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“Sleep” is a very important part of your everyday life.  Whether you are able to sleep well during the night determines your mental state on the following day.  Everyone has the experience of sleeping badly and even staying awake all night.  Studies have shown that the older you get, the more likely you find difficulty in sleeping, and that accounts to 35% of people over the age of 70, the chances of women suffering from insomnia are higher than men.  In fact, regardless of whether men or women have entered the stage of menopause, hormone levels drop and menopausal symptoms (link to ) would inevitably appear.  Insomnia is one of the common characteristics.
Since insomnia is so common, let us study more about the subject so as to learn how to sleep better.
What is insomnia?
Insomnia is a type of sleep disorder.  Encountering an experience of insomnia does not mean having an insomnia problem.  So, under what circumstances does insomnia become a problem that requires our attention?
According to DSM-IV of the American Psychiatric Association, there are two major criteria in diagnosing sleep disorders: 1. Sleeping problems persist for more than one month;  2. Sleeping problems bring about anxiety, tiredness, and worries or result in deterioration of work function and role damage. On the other hand, ICD-10 of the World Health Organization defines insomnia as follows:
  • Difficult to go into sleep or remain sleeping or have quality sleep
  • Such sleeping problems occur at least three nights per week and last for at least one month
  • Wary about the effects of not sleeping well throughout the day
  • Daily life affected by the distress resulting from sleeping badly
Insomnia can be broadly divided into: difficulty in going into sleep, difficulty in remaining  sleeping, unable to get back to sleep after waking in early morning, and unable to regain a fresh mind or remove fatigue after long hours of sleep.  In most cases, people with insomnia would experience two or more of the above situations.
Chronic sleeping problems
One must not ignore the negative impact from chronic and persistent sleeping problems:
  • poorer performance at work or study
  • Slower response in driving, resulting in a higher risk of accidents
  • Mental health disorders, such as depression, anxiety disorder or over-reliance on drugs
  • Increased risk and severity of long-term diseases or conditions, such as high blood pressure and heart disease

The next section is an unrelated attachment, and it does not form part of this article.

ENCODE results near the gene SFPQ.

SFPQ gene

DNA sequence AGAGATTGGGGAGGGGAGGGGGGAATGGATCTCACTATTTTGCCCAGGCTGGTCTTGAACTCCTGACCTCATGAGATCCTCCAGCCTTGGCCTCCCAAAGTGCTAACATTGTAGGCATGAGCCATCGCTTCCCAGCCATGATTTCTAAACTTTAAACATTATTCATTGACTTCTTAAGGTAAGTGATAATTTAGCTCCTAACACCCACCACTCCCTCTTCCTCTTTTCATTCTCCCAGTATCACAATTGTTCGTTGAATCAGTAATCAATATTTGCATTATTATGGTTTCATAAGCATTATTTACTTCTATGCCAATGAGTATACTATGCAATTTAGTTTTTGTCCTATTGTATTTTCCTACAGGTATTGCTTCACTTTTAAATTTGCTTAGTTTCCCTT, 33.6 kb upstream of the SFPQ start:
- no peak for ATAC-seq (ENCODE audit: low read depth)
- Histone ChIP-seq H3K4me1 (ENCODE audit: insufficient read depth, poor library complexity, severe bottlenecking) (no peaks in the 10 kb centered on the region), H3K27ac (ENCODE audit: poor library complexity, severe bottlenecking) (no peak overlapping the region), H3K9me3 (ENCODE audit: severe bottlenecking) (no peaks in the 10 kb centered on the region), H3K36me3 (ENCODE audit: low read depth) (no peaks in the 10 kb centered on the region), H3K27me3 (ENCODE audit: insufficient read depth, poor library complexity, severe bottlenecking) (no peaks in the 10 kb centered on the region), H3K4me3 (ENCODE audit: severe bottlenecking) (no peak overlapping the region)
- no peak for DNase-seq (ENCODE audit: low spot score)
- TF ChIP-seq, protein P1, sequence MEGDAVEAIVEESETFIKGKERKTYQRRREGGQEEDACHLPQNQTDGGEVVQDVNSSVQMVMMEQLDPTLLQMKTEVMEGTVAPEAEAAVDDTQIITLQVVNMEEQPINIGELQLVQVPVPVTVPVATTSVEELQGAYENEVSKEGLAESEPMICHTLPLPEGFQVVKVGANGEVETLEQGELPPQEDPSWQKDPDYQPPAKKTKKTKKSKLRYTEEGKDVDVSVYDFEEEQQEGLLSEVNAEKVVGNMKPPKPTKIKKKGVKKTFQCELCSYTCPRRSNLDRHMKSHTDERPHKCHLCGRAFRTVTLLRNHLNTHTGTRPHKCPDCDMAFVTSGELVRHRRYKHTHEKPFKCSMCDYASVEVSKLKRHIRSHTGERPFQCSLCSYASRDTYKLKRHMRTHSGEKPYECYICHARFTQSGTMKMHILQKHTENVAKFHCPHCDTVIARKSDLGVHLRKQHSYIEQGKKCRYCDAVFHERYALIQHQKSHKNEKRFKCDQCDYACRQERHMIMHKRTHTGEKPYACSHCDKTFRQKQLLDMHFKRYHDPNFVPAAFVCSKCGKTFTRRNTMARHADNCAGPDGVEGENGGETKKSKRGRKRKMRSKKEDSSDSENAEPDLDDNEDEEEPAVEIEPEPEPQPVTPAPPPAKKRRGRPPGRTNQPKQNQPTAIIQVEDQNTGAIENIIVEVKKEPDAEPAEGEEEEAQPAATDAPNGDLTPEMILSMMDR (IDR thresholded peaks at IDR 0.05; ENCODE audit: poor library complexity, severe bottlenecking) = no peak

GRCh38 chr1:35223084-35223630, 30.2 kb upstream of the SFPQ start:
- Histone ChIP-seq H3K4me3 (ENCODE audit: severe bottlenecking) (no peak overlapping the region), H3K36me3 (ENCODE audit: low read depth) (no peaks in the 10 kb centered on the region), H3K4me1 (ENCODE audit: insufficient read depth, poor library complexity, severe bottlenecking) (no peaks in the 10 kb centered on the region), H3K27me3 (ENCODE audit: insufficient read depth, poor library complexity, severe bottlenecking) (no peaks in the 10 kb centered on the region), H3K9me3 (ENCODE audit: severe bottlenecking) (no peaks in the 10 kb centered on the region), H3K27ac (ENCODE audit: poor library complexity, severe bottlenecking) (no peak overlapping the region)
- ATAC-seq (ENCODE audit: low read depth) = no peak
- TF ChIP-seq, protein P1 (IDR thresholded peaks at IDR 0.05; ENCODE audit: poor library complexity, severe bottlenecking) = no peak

Therefore, if you have experienced the above situation during your sleep and the situation has lasted for a relatively long period or affected your quality of life, you should consider seeking advice from your family doctor or other medical practitioners on how to deal with insomnia.
Pay attention to sleep hygiene
"sleep hygiene" actually refers to the alteration of lifestyle to improve the quality of sleep.  People today are busy and are always in a rush.  We may not be aware that it is already a problem and do not realize that these daily habits could be affecting the quality of our sleep.

Here are some tips for sleeping:
  1. Create a sleep-friendly environment: get for yourself a comfortable pillow and suitable mattress; create a quiet environment and reduce the brightness of the room; keep the alarm clock away from the bed; pull down the curtains, etc. In addition, if the room is too cold or too hot, try to adjust the room temperature to allow yourself to sleep in a comfortable environment.
  1. Develop a good pattern for rest: go to bed and get up at a regular time and turn off your phone and go to bed as early as possible.
  1. Avoid having a very full meal during dinner. Also avoid drinks or foods with caffeine-within four hours before going to bed, as caffeine can make it difficult to fall asleep. In fact, besides coffee and tea, many drinks and foods contain caffeine, such as: chocolate, Soda, etc. Do check the contents of the drinks or foods you eat if they contain caffeine, so as not to affect the quality of your sleep.
  1. Avoid getting emotional before bedtime. Try to let go your worries and relax befroe sleep.
  1. Avoid working, watching TV or reading on the bed, so as not to affect sleeping.
  1. Cultivate some pre-bedtime habits, such as taking a hot bath, drinking a cup of hot milk, gently combing your hair or massaging your scalp with your fingers, listening a relaxing piece of music.
  1. Regular exercise helps improve the quality of sleep. The recommendation is to exercise at least three times a week for 20 to 30 minutes , but avoid vigorous physical activity before bedtime .
  1. If you cannot sleep within 15 minutes, do get up and do some relaxing activities until you feel sleepy.

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